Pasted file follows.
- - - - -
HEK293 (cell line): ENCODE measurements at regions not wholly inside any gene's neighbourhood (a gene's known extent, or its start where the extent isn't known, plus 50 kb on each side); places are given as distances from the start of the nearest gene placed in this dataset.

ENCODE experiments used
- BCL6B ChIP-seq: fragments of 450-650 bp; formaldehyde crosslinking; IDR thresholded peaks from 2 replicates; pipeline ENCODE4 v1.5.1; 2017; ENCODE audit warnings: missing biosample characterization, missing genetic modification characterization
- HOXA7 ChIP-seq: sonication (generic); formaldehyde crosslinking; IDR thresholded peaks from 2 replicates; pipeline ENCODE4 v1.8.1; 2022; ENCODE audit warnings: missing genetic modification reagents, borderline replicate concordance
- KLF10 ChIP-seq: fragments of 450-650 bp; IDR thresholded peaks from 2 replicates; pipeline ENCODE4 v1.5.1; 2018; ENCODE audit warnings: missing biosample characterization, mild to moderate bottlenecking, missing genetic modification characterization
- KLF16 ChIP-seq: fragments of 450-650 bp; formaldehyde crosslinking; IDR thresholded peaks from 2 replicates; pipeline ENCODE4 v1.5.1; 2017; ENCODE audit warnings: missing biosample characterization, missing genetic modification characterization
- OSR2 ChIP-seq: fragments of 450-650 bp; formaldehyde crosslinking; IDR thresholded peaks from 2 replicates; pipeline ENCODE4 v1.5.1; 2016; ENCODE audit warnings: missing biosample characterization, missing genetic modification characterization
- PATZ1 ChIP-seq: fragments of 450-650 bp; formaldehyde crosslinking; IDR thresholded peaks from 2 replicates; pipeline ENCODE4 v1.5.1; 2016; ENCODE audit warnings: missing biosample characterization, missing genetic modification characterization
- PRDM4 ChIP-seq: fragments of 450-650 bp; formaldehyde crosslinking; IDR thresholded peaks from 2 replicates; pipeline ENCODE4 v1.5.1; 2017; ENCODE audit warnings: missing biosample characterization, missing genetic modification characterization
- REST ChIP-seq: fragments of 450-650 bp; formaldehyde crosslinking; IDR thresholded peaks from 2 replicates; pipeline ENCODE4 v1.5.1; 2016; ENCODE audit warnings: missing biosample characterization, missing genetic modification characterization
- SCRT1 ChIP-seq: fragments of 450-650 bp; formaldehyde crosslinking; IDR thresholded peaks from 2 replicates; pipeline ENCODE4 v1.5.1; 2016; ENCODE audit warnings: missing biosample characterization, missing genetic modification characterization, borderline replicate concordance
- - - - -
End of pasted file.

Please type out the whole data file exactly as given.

HEK293 (cell line): ENCODE measurements at regions not wholly inside any gene's neighbourhood (a gene's known extent, or its start where the extent isn't known, plus 50 kb on each side); places are given as distances from the start of the nearest gene placed in this dataset.

ENCODE experiments used
- BCL6B ChIP-seq: fragments of 450-650 bp; formaldehyde crosslinking; IDR thresholded peaks from 2 replicates; pipeline ENCODE4 v1.5.1; 2017; ENCODE audit warnings: missing biosample characterization, missing genetic modification characterization
- HOXA7 ChIP-seq: sonication (generic); formaldehyde crosslinking; IDR thresholded peaks from 2 replicates; pipeline ENCODE4 v1.8.1; 2022; ENCODE audit warnings: missing genetic modification reagents, borderline replicate concordance
- KLF10 ChIP-seq: fragments of 450-650 bp; IDR thresholded peaks from 2 replicates; pipeline ENCODE4 v1.5.1; 2018; ENCODE audit warnings: missing biosample characterization, mild to moderate bottlenecking, missing genetic modification characterization
- KLF16 ChIP-seq: fragments of 450-650 bp; formaldehyde crosslinking; IDR thresholded peaks from 2 replicates; pipeline ENCODE4 v1.5.1; 2017; ENCODE audit warnings: missing biosample characterization, missing genetic modification characterization
- OSR2 ChIP-seq: fragments of 450-650 bp; formaldehyde crosslinking; IDR thresholded peaks from 2 replicates; pipeline ENCODE4 v1.5.1; 2016; ENCODE audit warnings: missing biosample characterization, missing genetic modification characterization
- PATZ1 ChIP-seq: fragments of 450-650 bp; formaldehyde crosslinking; IDR thresholded peaks from 2 replicates; pipeline ENCODE4 v1.5.1; 2016; ENCODE audit warnings: missing biosample characterization, missing genetic modification characterization
- PRDM4 ChIP-seq: fragments of 450-650 bp; formaldehyde crosslinking; IDR thresholded peaks from 2 replicates; pipeline ENCODE4 v1.5.1; 2017; ENCODE audit warnings: missing biosample characterization, missing genetic modification characterization
- REST ChIP-seq: fragments of 450-650 bp; formaldehyde crosslinking; IDR thresholded peaks from 2 replicates; pipeline ENCODE4 v1.5.1; 2016; ENCODE audit warnings: missing biosample characterization, missing genetic modification characterization
- SCRT1 ChIP-seq: fragments of 450-650 bp; formaldehyde crosslinking; IDR thresholded peaks from 2 replicates; pipeline ENCODE4 v1.5.1; 2016; ENCODE audit warnings: missing biosample characterization, missing genetic modification characterization, borderline replicate concordance